Searching on Numdam for the papers of É. Cartan, I noticed one from 1927 entitled “Sur certains cycles arithmétiques”. Although this was not the one I was looking for, natural curiosity immediately had the better of me, and I downloaded the article, wondering what marvels could be there: an anticipation of Heegner cycles? special subvarieties of Shimura varieties?

As usual, the truth was even more surprising than such exalted expectations. Indeed, Cartan, considering *“le problème de Mathématiques élémentaires proposé au dernier concours d’agrégation”*, raises and solves the following question:

Classify, for any base , the integers such that, when is written in base , the integers obtained by all

cyclicpermutation of the digits are in arithmetic progression.

This is rather surprising, since I had no idea that É. Cartan had any interest in elementary number theory; considering that he was 58 years old in 1927, I find this quite whimsical and refreshing…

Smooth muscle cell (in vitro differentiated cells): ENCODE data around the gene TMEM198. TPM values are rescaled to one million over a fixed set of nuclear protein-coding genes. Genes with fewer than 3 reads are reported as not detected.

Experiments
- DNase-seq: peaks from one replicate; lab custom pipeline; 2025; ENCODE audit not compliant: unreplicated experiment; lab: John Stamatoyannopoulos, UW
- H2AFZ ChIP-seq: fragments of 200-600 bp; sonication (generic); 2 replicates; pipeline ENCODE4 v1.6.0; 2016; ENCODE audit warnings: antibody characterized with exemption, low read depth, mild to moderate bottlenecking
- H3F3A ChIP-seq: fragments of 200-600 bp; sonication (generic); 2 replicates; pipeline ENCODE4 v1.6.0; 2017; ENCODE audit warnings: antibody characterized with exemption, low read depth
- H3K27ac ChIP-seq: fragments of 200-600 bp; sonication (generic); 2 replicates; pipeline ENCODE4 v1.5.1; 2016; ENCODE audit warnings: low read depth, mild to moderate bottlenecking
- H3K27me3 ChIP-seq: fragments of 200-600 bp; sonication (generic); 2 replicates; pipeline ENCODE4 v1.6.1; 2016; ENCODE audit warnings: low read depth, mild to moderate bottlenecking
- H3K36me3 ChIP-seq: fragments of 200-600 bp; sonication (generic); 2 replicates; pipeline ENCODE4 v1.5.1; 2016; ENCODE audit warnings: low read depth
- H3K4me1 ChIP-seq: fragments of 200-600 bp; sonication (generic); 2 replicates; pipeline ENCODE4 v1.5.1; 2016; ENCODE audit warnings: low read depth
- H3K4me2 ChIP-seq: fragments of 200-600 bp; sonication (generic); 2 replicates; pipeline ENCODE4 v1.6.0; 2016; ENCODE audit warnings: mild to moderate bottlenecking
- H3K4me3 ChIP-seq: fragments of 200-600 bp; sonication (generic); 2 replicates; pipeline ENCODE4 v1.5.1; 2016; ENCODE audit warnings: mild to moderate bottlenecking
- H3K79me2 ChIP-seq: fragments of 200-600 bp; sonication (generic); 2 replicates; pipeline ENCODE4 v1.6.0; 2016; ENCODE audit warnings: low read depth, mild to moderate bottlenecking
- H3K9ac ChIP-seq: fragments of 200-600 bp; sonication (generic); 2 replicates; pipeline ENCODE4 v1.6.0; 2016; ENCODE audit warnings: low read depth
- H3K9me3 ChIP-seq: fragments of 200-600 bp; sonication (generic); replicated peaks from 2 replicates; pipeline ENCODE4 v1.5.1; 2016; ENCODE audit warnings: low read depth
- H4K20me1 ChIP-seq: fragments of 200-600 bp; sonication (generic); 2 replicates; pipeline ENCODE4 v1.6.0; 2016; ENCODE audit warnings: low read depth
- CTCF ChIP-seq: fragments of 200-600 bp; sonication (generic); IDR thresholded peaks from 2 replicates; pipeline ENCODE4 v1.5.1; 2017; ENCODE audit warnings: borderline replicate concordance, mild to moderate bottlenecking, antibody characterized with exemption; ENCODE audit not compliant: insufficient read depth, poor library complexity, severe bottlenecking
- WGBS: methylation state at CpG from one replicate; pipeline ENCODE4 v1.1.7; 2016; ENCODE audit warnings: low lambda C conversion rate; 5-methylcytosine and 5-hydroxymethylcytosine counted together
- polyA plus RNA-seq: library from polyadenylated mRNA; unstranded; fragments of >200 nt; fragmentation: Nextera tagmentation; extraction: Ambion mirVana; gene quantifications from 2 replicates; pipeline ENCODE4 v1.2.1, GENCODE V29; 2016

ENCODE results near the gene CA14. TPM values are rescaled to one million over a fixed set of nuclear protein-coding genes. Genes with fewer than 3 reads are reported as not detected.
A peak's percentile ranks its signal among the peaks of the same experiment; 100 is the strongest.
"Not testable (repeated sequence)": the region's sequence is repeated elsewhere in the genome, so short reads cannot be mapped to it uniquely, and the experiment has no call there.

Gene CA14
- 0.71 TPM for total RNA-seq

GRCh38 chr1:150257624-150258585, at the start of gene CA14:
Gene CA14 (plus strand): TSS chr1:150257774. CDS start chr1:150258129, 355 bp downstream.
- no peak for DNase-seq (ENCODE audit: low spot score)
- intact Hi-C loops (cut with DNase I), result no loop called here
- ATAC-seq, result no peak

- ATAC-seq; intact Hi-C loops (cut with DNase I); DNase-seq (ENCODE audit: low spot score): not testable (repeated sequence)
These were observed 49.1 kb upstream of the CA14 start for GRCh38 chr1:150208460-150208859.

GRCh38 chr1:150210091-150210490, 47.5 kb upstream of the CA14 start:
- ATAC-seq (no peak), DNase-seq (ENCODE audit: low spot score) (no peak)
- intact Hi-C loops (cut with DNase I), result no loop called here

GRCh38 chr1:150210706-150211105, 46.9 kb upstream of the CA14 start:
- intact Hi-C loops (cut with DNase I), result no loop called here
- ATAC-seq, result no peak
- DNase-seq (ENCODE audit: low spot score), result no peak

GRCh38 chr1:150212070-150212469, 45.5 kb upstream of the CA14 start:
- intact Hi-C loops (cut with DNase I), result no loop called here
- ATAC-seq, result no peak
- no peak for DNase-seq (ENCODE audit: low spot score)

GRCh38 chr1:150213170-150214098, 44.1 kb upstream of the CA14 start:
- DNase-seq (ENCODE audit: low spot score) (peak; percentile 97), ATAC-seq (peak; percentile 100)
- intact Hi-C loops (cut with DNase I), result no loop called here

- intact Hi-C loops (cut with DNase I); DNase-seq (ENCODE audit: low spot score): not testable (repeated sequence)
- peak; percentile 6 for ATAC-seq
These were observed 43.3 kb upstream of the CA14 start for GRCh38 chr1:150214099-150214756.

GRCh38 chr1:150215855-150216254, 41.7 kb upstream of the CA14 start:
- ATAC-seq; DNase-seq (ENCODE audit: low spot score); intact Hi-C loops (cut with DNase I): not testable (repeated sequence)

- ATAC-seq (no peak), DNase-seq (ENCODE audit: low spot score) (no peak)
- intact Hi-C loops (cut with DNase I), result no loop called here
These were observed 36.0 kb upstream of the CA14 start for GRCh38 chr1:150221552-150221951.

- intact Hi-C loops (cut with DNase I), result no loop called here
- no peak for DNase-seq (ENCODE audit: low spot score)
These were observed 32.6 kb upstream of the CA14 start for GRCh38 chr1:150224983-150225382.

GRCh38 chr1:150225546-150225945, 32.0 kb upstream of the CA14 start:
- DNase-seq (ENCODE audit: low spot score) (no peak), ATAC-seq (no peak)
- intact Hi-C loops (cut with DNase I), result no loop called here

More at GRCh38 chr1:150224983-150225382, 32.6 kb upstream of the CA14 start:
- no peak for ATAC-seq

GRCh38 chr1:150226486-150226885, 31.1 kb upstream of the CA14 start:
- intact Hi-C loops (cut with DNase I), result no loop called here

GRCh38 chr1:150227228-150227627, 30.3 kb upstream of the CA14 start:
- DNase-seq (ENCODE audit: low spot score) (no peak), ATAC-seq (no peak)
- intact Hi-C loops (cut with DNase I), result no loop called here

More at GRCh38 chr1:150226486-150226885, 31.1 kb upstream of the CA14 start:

Here is an example: for base 10, take ; the cyclic permutations yield the additional integers and ; and — lo and behold — we have indeed

exhibiting the desired arithmetic progression. (One also allows a leading digit being , wich can be permuted with the others, so that, for instance, , with companions and , is also a solution.)

More impressively consider ; with — in order — the progression

with common difference equal to (which is also the smallest of the 6 integers.)

Cartan finds two distinct sources of such cycles, which he calls *“de première [resp. de seconde] catégorie”*, and classifies them, for any base . The original *problème d’agrégation* asked for cycles of lengths 3 and 6 in base 10 and Cartan finds 3 cycles of length 6 and 6 of length 3. I wonder how many students managed to solve this question…

I won’t write down the solutions here — for the moment at least –, so that those readers who are interested can try their own skill…